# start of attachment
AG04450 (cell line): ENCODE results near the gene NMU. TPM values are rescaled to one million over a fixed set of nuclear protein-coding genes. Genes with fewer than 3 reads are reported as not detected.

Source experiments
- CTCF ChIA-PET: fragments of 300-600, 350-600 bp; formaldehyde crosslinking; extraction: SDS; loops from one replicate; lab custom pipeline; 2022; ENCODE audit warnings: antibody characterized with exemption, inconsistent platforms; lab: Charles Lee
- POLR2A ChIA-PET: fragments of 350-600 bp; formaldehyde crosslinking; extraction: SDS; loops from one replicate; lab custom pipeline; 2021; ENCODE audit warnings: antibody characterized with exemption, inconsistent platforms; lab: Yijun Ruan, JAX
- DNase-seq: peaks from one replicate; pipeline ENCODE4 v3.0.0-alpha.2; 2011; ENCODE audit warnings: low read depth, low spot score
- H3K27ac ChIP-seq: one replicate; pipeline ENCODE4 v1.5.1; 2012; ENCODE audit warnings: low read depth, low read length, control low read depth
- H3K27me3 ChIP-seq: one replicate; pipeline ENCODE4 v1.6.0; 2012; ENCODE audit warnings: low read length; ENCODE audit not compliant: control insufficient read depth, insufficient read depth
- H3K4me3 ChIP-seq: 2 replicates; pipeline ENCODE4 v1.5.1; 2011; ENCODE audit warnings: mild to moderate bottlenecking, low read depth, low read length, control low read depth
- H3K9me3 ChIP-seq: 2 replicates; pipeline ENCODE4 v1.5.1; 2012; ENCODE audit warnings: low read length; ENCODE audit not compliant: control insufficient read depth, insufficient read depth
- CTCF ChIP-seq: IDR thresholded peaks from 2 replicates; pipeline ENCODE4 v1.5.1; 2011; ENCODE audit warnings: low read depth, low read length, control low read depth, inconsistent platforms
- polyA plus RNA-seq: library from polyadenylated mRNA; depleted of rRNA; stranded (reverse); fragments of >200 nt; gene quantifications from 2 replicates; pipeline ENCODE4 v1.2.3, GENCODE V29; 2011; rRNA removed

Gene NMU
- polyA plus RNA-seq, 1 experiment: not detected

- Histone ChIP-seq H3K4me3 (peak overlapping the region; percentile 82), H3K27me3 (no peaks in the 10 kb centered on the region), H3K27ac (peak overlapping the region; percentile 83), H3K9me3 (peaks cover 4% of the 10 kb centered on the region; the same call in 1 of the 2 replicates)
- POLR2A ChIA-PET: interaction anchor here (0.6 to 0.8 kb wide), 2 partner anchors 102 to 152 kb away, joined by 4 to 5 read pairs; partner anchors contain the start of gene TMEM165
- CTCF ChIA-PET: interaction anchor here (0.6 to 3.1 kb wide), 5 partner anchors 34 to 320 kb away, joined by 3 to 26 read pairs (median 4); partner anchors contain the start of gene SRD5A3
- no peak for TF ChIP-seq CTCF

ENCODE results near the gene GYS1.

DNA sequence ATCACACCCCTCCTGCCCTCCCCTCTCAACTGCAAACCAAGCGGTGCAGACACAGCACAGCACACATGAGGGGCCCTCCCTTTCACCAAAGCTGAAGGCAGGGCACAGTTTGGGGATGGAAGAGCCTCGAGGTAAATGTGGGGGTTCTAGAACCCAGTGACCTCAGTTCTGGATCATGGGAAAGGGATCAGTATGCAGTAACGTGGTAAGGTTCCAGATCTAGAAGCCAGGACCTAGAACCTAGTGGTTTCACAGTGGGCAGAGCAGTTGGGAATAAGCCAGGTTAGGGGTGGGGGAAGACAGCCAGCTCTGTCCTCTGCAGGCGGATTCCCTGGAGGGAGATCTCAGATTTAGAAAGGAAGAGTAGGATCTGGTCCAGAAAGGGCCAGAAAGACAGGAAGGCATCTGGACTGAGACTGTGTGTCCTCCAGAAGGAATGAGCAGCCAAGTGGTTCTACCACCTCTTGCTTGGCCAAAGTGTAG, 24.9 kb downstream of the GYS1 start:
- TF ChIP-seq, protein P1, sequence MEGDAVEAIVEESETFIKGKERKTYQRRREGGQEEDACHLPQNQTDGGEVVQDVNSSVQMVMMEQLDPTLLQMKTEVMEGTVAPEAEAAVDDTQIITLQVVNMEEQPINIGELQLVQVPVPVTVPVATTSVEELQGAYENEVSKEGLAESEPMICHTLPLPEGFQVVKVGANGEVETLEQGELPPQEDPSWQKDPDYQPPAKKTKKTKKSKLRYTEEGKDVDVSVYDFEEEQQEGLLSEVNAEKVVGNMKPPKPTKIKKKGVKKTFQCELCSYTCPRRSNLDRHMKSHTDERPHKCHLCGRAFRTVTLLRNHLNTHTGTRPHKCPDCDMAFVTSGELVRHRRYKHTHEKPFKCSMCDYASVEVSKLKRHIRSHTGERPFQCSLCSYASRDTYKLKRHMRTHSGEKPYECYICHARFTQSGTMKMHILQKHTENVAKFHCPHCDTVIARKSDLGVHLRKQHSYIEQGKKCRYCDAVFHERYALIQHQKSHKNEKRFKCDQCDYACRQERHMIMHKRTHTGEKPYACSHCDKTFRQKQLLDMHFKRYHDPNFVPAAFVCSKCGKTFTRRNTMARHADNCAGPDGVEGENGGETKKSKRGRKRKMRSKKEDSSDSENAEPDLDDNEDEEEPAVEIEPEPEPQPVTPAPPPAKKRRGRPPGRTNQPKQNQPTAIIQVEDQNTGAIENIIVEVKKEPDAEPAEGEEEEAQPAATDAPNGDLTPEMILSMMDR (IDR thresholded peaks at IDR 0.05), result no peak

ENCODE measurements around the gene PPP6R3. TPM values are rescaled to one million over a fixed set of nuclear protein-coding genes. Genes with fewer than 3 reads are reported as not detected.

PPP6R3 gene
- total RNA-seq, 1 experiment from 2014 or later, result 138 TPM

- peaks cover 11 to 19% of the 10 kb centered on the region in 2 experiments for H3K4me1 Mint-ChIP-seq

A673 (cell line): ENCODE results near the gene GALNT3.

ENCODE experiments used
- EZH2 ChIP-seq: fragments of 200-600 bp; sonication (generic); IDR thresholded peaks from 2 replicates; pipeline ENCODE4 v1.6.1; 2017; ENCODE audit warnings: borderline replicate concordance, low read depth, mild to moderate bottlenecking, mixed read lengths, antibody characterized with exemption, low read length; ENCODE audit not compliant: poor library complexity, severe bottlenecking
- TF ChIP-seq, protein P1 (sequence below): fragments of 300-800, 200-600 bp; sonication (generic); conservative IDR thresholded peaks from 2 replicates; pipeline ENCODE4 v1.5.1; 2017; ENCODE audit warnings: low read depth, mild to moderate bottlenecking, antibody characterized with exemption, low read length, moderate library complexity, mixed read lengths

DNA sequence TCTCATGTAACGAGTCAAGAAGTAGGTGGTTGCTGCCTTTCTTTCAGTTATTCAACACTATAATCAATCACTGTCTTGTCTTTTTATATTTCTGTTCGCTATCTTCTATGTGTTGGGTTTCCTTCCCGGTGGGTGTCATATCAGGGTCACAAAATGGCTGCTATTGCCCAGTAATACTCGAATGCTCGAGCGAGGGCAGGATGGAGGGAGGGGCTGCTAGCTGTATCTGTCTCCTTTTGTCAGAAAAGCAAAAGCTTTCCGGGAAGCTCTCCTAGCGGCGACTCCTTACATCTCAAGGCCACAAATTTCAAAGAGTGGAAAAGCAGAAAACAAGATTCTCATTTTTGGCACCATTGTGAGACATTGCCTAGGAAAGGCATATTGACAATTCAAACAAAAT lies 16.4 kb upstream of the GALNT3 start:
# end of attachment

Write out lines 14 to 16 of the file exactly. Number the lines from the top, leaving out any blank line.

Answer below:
- Histone ChIP-seq H3K4me3 (peak overlapping the region; percentile 82), H3K27me3 (no peaks in the 10 kb centered on the region), H3K27ac (peak overlapping the region; percentile 83), H3K9me3 (peaks cover 4% of the 10 kb centered on the region; the same call in 1 of the 2 replicates)
- POLR2A ChIA-PET: interaction anchor here (0.6 to 0.8 kb wide), 2 partner anchors 102 to 152 kb away, joined by 4 to 5 read pairs; partner anchors contain the start of gene TMEM165
- CTCF ChIA-PET: interaction anchor here (0.6 to 3.1 kb wide), 5 partner anchors 34 to 320 kb away, joined by 3 to 26 read pairs (median 4); partner anchors contain the start of gene SRD5A3